Before Lincoln library books are checked in, they’re checked out for bed bugs

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by Peter Salter, courtesy Lincoln Journal Star

Days after the Lincoln (NE) woman took a recipe book back to the Lincoln library on Superior Street, she received something in return.

A letter, and a cause for alarm.  “On 11/28/18, library staff discovered evidence of bed bugs in an item you returned to Eiseley Branch Library,” it began.

The letter instructed her to seal her remaining library items in plastic bags and return them to the counter for inspection. And it warned her she could be charged if library staff found more bed bug evidence and had to trash the items.

The woman was incredulous, and spoke to the branch manager, she wrote last month in a letter to the city.  “I asked how the library would know that the book had been contaminated at my home, or whether my home was at risk of contamination from the infestation problem at the library?”

A simple question — with a complicated answer that involves freezers and dogs, and dates to 2014.  “We had somebody that brought some books back with bugs in them,” said Julie Beno, library services coordinator. “And that’s what started it all.”

Five years ago, the bed bug scare was full-blown nationally, with reports of infestations in theaters and thrift stores, schools and surgical centers. And libraries. In May 2014, for example, the North Platte Public Library was forced to close for nearly a week to get rid of its bed bug problem.

When Lincoln library staff found those first bed bugs that same year, they took the books to the county extension entomologist.  “She immediately froze the books for three or four days and then she examined them and said it was bed bugs,” Beno said.

The library realized it needed a systemwide policy, she said, so it formed a bed bug committee. It worked with the extension service to come up with bug-detection procedures and a training program for all of its employees.

Which is why librarians physically inspect each of the 2.7 million items that are returned to the city's eight branches annually.  They flip through the pages. Check under the covers. Look down the spine.  “They like tight spaces,” Beno said of bed bugs. “We have to look as deep as we can.”

They find food stains and $100 bills and they once found a piece of bacon used as a bookmark.  And maybe once or twice a month at Bennett Martin Library — and not as often at other branches — they find evidence of bed bugs.

When that happens, the librarian seals the suspect material in a pair of plastic bags and places it in a nearby chest freezer. If other books were nearby, in the return box or truck, they’re bagged and frozen, too.

After four days at zero degrees — enough to kill a living bug or viable egg — the items are removed and examined.  Librarians look for dead bugs and fecal stains, little black spots. They sometimes ask UNL urban entomologist Jody Green to double-check their suspicions, to rule out crumbs or mustard stains.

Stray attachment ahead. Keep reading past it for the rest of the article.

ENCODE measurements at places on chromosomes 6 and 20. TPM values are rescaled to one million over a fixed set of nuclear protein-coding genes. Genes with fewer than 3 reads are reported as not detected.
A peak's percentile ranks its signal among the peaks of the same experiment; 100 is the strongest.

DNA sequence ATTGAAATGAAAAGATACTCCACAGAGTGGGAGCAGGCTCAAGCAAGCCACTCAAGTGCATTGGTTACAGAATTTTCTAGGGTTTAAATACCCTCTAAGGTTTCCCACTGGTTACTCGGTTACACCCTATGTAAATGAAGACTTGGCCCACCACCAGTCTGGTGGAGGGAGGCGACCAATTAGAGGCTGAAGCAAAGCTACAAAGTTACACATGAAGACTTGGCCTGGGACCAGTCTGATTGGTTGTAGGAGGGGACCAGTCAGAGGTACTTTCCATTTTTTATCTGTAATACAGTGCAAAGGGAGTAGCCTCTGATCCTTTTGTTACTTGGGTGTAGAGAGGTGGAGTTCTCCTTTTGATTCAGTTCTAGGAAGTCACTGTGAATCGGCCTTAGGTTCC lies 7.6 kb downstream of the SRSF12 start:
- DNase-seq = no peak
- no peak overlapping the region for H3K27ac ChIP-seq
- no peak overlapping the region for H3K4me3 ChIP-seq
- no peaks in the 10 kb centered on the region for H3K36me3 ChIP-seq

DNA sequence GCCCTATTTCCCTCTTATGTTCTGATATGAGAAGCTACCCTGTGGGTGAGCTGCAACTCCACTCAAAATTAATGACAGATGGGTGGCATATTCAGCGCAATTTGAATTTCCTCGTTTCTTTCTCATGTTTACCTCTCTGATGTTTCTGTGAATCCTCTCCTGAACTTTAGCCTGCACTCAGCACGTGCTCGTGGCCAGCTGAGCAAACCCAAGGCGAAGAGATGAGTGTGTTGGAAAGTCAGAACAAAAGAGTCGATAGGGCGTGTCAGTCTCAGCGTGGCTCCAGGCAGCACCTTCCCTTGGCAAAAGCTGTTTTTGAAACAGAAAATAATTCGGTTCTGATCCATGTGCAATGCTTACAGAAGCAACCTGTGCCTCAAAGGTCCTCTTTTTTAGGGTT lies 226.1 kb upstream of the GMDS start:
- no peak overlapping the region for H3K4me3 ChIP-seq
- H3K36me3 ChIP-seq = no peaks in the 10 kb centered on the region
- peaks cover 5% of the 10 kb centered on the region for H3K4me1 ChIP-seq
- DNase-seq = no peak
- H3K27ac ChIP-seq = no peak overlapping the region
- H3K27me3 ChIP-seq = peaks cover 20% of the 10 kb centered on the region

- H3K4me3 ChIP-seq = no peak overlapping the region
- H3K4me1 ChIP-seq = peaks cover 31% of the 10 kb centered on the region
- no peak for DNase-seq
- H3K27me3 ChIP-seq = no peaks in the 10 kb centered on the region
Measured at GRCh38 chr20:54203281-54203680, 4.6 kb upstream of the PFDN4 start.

And if they find legitimate evidence or damage, they typically toss the item. “We don’t want it in the building,” Beno said. “The majority of the books where we find damage, we throw away.”

The library also notifies the borrower with a letter, saying they found evidence of bed bugs and requesting any other library items be returned in plastic bags to be checked. And it warns the borrower there could be charges, if the materials must be thrown away.

They try to be sensitive, Beno said. They know they’re bearing bad news.  They hear a range of responses. “Everything from, ‘I don’t have bed bugs in my house,’ to, ‘Are you sure?’ We handle it as delicately as we can, because a lot of times, it’s a big surprise.”

It was for the woman who returned the recipe book to the Eiseley Branch in November. She paid more than $100 for a pest-detection company to check her house, and it found nothing. She’s filed a claim with the city, asking it to reimburse her.

The library’s detection doesn’t stop at check-in. Every three months, certified detection dogs patrol the aisles of each branch.  “Instead of finding drugs, they’re finding bugs,” said James Pelowski, owner of K9 Bed Bug Detection of Nebraska. “They’re good at what they do.”

Pelowski started his company nine years ago and now has three four-legged bug detectors. He and his dogs — each worth about $10,000, he said — are hired to check area hotels, hospitals, nursing homes, fire stations and city buses.

And Lincoln’s libraries have the most extensive prevention plan he’s seen. “If anything is detected physically, it’s immediately dealt with,” he said. “You can bring a dog in every day, but if you train your employees properly to pick up on physical signs and deal with them, you don’t hardly ever have a problem.”

Still, if Spots the rat terrier barks at a book, library staff will freeze the whole shelf, Beno said.

That’s why the library’s policies are so effective, Green said.  “Of all the organizations I’ve worked with, they’re on top of things. They have protocol,” she said. “It’s contained. It doesn’t affect the other books.”

Green travels the country teaching and training about bed bugs. Locally, she’s asked to look at samples and answer questions daily. The bugs are out there. So if you’re reluctant to get a book from the library, she said, you shouldn’t have friends over, buy anything from a thrift store, go to a movie.

“Bed bugs go wherever we go,” she said. “But when they come to the library, it pretty much ends at the library. That’s how good they are.”